Annular tendon

Medically reviewed by Healthline Medical Team on January 27, 2015Published on January 27, 2015

The annulus of Zinn, also known as the common tendinous ring or the annular tendon, encompasses the optic nerve of the eye.

Located just below the superior oblique muscle, which travels from the top of the nose to the top of the eyeball, this oval band of fibrous tissue is the junction point of a group of muscles referred to as extraocular muscles — the four muscles that allow the human eyeball to move freely in the orbit (eye socket).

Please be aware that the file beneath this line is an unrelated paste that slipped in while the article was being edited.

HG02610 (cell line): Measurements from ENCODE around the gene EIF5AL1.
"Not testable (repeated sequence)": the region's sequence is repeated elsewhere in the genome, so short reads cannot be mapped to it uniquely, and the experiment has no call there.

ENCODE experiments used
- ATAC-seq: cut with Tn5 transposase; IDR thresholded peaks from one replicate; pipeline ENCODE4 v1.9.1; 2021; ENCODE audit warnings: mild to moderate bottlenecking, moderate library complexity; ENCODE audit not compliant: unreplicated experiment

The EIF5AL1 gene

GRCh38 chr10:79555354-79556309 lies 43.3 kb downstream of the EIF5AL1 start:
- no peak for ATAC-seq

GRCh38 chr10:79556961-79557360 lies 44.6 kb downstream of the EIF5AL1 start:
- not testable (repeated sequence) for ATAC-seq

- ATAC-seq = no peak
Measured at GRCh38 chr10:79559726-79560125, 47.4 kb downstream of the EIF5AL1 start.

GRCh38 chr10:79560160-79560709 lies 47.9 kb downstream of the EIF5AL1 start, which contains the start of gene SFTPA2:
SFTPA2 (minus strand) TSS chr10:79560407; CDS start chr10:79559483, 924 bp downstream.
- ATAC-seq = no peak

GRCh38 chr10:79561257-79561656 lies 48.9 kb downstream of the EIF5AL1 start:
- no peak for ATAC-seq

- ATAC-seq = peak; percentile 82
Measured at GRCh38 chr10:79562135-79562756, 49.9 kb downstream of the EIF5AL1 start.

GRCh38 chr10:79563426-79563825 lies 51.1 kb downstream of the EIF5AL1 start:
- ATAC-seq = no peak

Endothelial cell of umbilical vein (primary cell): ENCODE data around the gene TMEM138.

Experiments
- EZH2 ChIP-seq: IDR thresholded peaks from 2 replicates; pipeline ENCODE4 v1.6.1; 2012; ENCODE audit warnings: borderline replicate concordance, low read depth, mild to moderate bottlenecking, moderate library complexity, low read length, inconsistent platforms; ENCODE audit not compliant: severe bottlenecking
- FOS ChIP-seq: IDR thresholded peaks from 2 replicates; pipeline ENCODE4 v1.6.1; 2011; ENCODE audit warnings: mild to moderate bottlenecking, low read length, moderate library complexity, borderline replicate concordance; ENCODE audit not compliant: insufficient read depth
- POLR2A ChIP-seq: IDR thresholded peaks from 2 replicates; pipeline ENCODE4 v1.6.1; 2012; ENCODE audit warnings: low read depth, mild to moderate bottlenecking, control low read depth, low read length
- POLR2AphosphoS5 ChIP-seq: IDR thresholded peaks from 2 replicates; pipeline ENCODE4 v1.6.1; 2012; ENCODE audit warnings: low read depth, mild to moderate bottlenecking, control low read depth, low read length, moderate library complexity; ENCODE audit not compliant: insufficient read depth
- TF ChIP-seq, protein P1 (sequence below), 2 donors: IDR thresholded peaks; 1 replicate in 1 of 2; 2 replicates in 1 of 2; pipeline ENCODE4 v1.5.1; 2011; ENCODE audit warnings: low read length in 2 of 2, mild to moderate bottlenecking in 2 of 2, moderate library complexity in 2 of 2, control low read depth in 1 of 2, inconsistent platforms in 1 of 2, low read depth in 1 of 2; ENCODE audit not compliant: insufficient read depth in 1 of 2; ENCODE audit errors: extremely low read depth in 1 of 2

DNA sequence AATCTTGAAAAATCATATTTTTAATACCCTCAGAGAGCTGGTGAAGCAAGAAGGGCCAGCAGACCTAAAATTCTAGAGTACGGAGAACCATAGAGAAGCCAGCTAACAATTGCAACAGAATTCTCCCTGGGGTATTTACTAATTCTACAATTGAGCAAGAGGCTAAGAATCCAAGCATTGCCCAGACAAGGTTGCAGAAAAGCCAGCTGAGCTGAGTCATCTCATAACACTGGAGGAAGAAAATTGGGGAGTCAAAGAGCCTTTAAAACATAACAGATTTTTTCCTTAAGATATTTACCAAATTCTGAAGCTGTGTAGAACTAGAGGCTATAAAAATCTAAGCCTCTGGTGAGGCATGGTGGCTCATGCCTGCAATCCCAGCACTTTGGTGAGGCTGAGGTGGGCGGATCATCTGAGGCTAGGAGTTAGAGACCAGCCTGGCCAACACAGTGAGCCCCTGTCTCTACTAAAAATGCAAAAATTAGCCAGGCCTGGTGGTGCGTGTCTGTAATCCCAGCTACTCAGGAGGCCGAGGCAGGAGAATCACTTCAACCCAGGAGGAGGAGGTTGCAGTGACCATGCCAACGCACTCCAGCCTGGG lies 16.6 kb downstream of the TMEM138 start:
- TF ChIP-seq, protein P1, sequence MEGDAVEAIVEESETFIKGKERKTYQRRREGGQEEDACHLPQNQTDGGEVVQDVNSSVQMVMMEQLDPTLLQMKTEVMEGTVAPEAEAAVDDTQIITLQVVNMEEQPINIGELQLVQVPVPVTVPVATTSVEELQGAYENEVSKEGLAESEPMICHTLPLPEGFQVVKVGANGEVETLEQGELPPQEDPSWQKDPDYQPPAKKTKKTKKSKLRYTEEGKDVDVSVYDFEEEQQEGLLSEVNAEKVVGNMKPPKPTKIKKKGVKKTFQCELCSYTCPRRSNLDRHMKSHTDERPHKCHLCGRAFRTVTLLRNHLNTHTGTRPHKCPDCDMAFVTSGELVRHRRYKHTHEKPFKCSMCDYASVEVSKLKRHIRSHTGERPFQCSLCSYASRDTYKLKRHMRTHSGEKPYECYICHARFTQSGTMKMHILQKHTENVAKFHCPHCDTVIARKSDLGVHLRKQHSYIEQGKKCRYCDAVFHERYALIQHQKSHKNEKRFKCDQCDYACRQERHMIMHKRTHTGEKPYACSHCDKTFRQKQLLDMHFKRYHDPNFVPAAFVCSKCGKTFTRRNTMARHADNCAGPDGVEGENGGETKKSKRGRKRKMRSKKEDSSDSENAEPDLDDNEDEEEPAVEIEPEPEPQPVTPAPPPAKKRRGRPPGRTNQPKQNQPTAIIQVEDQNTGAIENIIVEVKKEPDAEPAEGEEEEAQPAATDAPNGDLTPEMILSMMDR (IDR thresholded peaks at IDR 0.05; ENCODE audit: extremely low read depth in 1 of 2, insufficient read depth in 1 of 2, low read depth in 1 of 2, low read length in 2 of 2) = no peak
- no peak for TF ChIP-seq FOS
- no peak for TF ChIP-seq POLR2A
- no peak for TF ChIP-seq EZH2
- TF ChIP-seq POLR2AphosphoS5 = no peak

The rectus muscles (part of the extraocular muscles) originate at the annulus of Zinn, which is divided into the superior tendon of Lockwood and the inferior tendon of Zinn. Three other nerves and one artery extend through the common tendinous ring. The three nerves are: the nasocilliary nerve, which branches from the optic nerve, the abducens or sixth cranial nerve, and the oculomotor or third cranial nerve. The one artery that passes through the ring, the opthalmic artery, supplies the eye with the necessary blood supply.

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